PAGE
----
Welcome to nickb.dev, a blog by Nick Babcock! Below are my most recent articles. You can find the history of all my writings in the archive or just find out more about me.


Avoiding dynamic CSS-in-JS styles in React

The React working group have given a lukewarm signal to dynamic CSS-in-JS libraries. They advocate for static CSS extraction with dynamic styling relegated to inline styles. I convert a component from CSS-in-JS to CSS modules and inline styles, and give a positive outlook for adding Tailwind to the mix.

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The footgun with Docker Compose shared configurations

Docker Compose has a nice feature where several Compose files can be seamlessly fashioned together and allow for configuration reuse across environments. There is, however, counterintuitive behavior that can lead one to accidentally overwrite remote container images. Since I lost several hours to this, I figured I’d write about it to sear the behavior into my memory.

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The subjective nature of JS libraries exposing an off the main thread API

JavaScript environments like node.js and the browser have a main thread that runs basically everything. Exhausting the main thread can cause bad user experiences. If long-running or computationally intense functions on the main thread are bad, whose responsibility is it to offload the function: the developer of the application or the library? Sometimes the answer isn’t simple.

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Recommendations when publishing a Wasm library

A set of recommendations to make publishing a Javascript library that uses Wasm internally easier for application developers. There are a significant number of use cases and edge cases that we’ll code around as we try and cater to several types of developers: from those who may not know or care about Wasm and the broader JS ecosystem, to more experienced developers who want to optimize every last drop.

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Don't freak, but our Rust web server is now Node.js

Even when the core business logic needs to be in Rust for performance, code reuse, or platform specific behavior, it doesn’t mean one needs a Rust web server to communicate this business logic. There are ergonomic ways to bridge Rust into Node.js (or another runtime) so that one can take advantage of a more established web ecosystem.

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Accessing public and private B2 S3 buckets in Rust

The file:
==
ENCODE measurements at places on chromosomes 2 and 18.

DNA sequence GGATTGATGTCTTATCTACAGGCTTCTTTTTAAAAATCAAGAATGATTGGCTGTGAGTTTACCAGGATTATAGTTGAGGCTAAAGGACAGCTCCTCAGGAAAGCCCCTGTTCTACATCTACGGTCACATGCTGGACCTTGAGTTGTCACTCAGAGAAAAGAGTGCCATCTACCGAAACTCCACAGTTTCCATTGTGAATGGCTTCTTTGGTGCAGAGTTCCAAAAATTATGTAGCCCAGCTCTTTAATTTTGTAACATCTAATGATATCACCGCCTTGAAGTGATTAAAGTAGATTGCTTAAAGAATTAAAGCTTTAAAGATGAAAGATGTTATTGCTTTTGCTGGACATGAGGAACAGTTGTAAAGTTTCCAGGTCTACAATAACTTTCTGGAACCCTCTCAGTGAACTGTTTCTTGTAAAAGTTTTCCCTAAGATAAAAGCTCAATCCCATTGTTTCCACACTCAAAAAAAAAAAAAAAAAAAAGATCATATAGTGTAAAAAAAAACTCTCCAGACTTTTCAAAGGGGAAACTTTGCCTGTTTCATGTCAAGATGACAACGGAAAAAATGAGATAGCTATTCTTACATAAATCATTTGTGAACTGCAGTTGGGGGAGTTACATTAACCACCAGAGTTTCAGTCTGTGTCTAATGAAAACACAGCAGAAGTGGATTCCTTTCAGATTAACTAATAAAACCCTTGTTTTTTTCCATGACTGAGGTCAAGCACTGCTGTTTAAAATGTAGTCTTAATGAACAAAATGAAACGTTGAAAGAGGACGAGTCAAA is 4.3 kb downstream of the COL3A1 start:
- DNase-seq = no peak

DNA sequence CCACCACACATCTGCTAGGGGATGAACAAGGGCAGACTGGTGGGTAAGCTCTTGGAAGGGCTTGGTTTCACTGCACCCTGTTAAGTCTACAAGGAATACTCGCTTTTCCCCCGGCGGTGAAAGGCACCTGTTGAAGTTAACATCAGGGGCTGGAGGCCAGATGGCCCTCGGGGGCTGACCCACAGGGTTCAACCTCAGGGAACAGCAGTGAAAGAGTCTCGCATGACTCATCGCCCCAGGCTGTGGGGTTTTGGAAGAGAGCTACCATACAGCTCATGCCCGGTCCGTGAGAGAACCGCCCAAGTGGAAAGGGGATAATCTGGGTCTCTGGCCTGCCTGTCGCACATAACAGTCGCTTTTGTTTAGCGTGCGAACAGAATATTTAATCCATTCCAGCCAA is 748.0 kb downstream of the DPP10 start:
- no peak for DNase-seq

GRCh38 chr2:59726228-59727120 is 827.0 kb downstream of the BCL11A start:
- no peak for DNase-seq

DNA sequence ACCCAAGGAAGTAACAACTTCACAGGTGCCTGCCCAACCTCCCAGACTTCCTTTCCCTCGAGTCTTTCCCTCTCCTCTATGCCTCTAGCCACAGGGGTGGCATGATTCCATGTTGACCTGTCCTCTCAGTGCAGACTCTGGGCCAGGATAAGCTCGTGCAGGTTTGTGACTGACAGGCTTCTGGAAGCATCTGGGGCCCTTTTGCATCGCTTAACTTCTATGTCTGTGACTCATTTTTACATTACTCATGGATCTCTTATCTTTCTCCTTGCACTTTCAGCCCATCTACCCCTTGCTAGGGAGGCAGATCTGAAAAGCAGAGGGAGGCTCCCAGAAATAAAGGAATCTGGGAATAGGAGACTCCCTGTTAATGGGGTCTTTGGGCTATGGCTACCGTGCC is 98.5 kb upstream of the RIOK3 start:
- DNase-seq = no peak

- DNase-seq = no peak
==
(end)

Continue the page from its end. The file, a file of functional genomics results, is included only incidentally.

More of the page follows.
The AWS S3 Storage API is ubiquitous and has been picked up by other 3rd party storage vendors. This is excellent for developers and sysadmins as it facilitates integration testing and experimentation with cloud storage providers. Here’s how to access 3rd party S3 compatible endpoints with the newly released AWS Rust SDK

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Authoring a SIMD enhanced Wasm library with Rust

All the pieces have come together for widespread Wasm SIMD usage. The majority of browsers and Node 16 LTS support Wasm SIMD out of the box, and Rust recently learned how to compile Wasm intrinsics. Now I need to port a library from x86 SIMD to Wasm SIMD and distribute it in such a way that will fallback to a non-SIMD implementation on unsupported devices.

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Replacing an unavailable ZFS drive

The day I’ve known for a while has come: a drive in my ZFS array has become degraded. How come I didn’t know about this for four months and what am I doing to improve monitoring? What steps did I take to identify and replace the drive?

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A workaround for Rust's lack of structural subtyping

Compared to other languages, the lack of structural subtyping in Rust can be considered a hindrance. Here I show that it can be worked around so that one can end up with idiomatic solutions in Rust and in languages like Typescript that support structural subtyping.

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Reality check for Cloudflare Wasm Workers and Rust

With native Rust support announced for Cloudflare Workers, one may be eager to jump in head first. I know I wanted to. However, I tested out a few use cases and found it too limiting. Either the desired APIs weren’t available, code size was too large, or the program couldn’t run within resource constraints. I remain excited and will continue watching this space

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